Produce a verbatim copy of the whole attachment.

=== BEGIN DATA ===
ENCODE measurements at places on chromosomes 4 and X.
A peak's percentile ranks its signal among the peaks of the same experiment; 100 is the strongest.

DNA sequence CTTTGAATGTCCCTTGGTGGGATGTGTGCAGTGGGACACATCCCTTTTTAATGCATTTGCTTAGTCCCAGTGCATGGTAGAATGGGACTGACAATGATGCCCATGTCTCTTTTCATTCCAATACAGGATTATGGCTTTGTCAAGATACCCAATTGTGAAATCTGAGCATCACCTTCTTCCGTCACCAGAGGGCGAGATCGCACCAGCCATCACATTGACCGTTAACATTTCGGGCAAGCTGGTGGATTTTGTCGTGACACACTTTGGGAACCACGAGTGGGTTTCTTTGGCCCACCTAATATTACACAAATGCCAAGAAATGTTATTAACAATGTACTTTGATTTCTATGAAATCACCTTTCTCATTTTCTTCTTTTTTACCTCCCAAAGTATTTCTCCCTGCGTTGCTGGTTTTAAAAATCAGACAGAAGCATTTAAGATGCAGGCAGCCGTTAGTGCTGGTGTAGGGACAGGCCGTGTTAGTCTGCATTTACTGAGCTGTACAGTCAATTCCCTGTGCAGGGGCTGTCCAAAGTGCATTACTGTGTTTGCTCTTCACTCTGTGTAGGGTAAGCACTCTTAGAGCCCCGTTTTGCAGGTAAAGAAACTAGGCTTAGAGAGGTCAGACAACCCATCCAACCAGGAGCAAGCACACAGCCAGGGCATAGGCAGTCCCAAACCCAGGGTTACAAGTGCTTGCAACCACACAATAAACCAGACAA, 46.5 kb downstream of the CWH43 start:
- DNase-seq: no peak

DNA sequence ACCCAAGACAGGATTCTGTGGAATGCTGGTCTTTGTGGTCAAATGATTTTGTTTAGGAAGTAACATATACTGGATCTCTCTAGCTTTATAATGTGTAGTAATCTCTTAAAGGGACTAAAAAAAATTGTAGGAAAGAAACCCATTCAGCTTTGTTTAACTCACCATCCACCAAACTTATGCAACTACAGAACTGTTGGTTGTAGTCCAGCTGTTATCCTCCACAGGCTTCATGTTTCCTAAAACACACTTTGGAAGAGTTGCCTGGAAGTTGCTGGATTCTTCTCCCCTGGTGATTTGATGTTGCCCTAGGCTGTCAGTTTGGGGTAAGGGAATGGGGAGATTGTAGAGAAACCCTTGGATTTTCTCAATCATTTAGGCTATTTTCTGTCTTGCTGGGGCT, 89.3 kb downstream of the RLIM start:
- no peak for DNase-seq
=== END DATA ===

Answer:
ENCODE measurements at places on chromosomes 4 and X.
A peak's percentile ranks its signal among the peaks of the same experiment; 100 is the strongest.

DNA sequence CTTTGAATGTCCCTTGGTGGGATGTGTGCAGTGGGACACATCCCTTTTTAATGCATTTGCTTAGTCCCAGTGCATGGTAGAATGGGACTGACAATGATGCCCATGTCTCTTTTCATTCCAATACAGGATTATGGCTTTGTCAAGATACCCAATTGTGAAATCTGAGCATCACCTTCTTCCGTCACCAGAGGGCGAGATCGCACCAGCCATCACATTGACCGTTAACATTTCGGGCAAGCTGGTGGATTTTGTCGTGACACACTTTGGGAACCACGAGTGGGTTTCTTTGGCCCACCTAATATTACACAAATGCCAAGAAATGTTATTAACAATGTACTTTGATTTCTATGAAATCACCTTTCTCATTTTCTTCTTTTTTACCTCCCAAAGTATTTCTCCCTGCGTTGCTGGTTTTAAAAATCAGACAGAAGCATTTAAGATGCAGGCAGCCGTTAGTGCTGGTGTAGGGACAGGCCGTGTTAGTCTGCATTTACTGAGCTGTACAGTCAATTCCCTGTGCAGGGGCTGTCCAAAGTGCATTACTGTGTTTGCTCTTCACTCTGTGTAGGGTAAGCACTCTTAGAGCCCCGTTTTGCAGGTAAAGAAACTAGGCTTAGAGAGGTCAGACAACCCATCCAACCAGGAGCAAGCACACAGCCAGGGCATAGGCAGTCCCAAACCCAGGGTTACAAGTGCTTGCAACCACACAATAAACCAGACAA, 46.5 kb downstream of the CWH43 start:
- DNase-seq: no peak

DNA sequence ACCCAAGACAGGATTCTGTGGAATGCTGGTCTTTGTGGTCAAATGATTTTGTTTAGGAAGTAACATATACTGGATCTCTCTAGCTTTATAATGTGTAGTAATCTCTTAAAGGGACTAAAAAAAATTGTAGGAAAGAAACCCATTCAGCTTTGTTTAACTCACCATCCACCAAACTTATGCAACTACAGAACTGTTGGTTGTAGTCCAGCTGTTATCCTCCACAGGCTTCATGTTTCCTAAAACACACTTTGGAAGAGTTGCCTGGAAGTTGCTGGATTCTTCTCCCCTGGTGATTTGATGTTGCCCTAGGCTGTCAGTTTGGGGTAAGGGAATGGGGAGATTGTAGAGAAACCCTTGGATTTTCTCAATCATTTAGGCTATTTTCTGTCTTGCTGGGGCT, 89.3 kb downstream of the RLIM start:
- no peak for DNase-seq